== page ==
Why, I wondered, should a man so yearn toward his past, knowing even as he yearned that no autumn tree could flame as brightly as it had on a certain morning thirty years before, that the waters of the creek could not run as clear or cold or deep as he remembered them, that much, in fact, of what he did remember were experiences reserved for someone no more than ten years old?
There had been a hundred other places (and more convenient places) I could have chosenâplaces where there also would have been freedom from the clatter of the phone, where there'd be no memos to be written, no deadlines to be met, no important persons one must know, no need of being continuously well-informed and knowledgeable, no necessity of conforming to a complicated set of sophisticated folk customs. A hundred other places where a man would have time to think and write, where he need not shave except when he wanted to, where sloppy clothes could be worn and no one would notice them, where one could be lazy if one wished, unconcerned if one wished, ignorant if one wished, where a person never needed to be clever and never needed to be witty and could deal in a comfortable sort of gossip that was entirely insignificant.
A hundred other places and yet when I'd made my decision, there'd been no question of exactly where I'd go. Kidding myself, perhaps, but happy in the kidding. Running home, but not admitting to myself that I was running home. Even knowing as I drove those long paved miles that there was no such place as I thought there was and that there never had been, that the years had twisted the memory of it into that pleasant sort of fantasy with which men beguile themselves in thinking back upon their youth.
The day had been moving into evening when I'd turned off the throughway and in places now, when the road plunged down from one small valley to another, heavy dark had started to creep in. Off across the valleys, in the gathering dusk, glowed the soft white spheres of fruit trees in full bloom and at times I caught little gusts of fragrance from blooming trees, hidden from my sight, but much closer by. Even with evening no more than setting in, it seemed to me that I could smell, as well, the strange perfume of fog rising from the meadows that lay along the winding creeks.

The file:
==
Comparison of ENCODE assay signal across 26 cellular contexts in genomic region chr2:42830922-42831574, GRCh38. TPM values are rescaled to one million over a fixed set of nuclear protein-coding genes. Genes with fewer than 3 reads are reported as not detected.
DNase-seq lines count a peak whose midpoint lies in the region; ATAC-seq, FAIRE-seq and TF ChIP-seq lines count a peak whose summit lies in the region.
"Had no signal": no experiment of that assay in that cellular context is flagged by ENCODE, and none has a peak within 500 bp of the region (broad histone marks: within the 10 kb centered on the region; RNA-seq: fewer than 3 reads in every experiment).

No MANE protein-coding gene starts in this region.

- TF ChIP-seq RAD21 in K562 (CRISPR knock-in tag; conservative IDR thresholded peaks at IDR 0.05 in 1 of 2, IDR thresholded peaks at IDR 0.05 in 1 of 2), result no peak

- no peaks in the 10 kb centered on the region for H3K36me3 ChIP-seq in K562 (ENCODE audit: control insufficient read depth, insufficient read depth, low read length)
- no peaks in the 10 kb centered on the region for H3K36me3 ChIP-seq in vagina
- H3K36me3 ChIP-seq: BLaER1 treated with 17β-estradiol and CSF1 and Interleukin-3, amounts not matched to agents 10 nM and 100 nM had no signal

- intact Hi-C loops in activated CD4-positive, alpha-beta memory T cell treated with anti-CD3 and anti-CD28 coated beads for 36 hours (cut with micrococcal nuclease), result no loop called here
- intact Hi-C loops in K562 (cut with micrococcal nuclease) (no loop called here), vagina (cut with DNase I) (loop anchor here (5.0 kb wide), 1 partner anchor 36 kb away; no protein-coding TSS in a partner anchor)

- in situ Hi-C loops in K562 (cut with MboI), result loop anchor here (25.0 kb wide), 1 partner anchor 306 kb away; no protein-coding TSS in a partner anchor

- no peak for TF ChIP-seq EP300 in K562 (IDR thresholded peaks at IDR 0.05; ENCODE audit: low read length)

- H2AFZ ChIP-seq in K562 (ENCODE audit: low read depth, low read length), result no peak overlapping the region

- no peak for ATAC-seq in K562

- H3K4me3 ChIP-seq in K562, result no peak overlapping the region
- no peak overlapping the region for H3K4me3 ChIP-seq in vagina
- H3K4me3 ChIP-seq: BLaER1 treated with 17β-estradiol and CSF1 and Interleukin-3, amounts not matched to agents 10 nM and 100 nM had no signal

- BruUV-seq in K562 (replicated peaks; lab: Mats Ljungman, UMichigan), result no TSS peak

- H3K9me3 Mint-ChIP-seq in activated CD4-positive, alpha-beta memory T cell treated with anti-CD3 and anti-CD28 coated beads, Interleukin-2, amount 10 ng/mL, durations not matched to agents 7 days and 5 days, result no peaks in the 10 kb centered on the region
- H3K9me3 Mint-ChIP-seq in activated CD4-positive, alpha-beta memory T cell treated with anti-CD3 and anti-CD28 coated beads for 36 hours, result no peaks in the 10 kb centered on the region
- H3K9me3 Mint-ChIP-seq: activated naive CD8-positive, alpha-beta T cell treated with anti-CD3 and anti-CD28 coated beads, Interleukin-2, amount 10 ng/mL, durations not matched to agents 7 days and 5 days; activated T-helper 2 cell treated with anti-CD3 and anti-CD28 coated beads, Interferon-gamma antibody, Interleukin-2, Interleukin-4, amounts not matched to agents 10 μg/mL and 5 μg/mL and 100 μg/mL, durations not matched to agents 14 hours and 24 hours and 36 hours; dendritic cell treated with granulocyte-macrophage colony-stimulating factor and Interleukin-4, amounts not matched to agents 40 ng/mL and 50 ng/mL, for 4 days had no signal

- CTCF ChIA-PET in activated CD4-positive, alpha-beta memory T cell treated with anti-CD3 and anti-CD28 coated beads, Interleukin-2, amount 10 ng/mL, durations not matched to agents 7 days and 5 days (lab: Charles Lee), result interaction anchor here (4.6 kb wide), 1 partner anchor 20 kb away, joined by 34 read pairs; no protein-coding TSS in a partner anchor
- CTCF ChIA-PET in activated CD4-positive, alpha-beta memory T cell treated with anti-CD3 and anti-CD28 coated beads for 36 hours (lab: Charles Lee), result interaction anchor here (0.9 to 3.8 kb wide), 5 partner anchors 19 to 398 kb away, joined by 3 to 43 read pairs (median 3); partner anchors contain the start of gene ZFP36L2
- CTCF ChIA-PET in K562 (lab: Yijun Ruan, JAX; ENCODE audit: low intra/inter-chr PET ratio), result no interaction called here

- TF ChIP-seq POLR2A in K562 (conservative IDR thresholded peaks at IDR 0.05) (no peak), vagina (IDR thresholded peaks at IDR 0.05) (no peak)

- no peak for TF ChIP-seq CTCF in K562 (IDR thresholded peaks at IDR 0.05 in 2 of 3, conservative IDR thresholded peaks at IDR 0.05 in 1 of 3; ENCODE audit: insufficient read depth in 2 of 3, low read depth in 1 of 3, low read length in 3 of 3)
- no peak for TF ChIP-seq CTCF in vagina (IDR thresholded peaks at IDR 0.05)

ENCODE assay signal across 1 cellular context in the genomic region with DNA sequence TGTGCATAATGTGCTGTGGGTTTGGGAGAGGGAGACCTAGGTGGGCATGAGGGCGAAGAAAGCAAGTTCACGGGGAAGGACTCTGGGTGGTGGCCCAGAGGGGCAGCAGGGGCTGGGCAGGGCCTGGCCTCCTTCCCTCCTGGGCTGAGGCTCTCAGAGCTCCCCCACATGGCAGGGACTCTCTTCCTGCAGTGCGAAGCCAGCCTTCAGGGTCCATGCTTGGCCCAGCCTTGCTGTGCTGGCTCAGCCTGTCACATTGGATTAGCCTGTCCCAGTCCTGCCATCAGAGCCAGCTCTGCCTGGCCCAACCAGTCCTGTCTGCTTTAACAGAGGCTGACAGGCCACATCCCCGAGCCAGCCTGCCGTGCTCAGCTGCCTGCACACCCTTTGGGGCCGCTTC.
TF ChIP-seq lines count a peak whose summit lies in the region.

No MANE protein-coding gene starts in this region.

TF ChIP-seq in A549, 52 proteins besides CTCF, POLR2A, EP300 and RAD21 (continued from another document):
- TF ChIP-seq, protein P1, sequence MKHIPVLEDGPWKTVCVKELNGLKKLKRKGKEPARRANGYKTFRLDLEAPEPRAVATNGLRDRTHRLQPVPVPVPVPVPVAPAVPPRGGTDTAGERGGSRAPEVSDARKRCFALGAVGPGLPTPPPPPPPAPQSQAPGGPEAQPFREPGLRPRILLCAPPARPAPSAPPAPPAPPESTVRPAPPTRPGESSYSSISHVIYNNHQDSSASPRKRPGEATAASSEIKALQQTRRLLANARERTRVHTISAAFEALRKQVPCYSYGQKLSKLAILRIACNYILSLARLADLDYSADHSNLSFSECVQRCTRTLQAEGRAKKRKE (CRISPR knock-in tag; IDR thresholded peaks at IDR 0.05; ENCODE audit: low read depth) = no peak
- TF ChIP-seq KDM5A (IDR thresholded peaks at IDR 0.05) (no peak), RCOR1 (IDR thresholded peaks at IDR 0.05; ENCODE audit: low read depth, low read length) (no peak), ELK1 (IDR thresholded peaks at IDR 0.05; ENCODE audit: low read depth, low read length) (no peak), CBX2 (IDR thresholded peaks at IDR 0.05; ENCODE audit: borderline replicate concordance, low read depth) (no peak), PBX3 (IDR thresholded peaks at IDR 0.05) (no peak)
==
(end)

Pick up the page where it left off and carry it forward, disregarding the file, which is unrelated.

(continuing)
I had told myself, for years, that I knew this country I was driving through. That its imprint had so remained upon my mind from childhood that I could drive unerringly to Pilot Knob once I was upon the road. But now I began to suspect that I was wrong. For I had not, so far, recognized one specific feature of the landscape. The general features, surely, for the country was exactly as I had remembered it, but there had not been one specific place I had been able to put a finger on and say exactly where I was. It was exasperating and a bit humiliating and I wondered if this was the way that it would be when I got to Pilot Knob.
The road was bad, far worse than I had expected it to be. Why, I wondered, had the people who were responsible allowed it to get into this condition? The snaking curves that ran along the contours of the hills could be understood, of course, but not the chuck holes and stretches of deep dust, and long ago something should have been done about the narrow stone bridges where there would not have been room for two cars to pass. Not that there were any other cars. I seemed alone upon the road.
The darkness deepened and I turned on the lights. Some time past, and I cut my speed, at times creeping along at no more than twenty miles an hour. Those snaking turns were coming up much too fast for safety.
Pilot Knob, I knew, could not be too distant, forty miles at most from where I'd turned off the throughway, and since that time I was fairly certain I had covered much more than half of those forty miles. I would have known if I'd checked my mileage when I'd turned off, but I hadn't.
The road grew worse instead of better, and suddenly it seemed much worse than it had been before. I was driving up a narrow gorge, with the hills crowding close on either side and massive boulders squatting by the roadside, just at the edge of the fan of light thrown by the headlamps. The evening had changed as well. The few stars that had been in the sky were gone and from far off I heard the distant muttering of thunder, rolling down the funnel of the hills.
I wondered if I'd missed a turn somewhere, if in the darkness I had taken a road that led out of the valley. Checking back mentally, I could not remember that there had been any place where the road had split. Since I had turned off on the Old Military Road, there had been this single road, with now and then a farm road coming into it, but always at right angles or very nearly so.
Turning a sharp bend, I glimpsed, off to the right, a low huddle of buildings, with a gleam of light from a single window. I lifted my foot off the accelerator and moved it toward the brake, half-minded to stop and ask my way. But for some reason which I do not pretend to know, I decided not to do it and drove on. If it should be necessary, I could always find another place where I could turn around and come back to ask directions. Or there would be another little farm where I could stop to ask.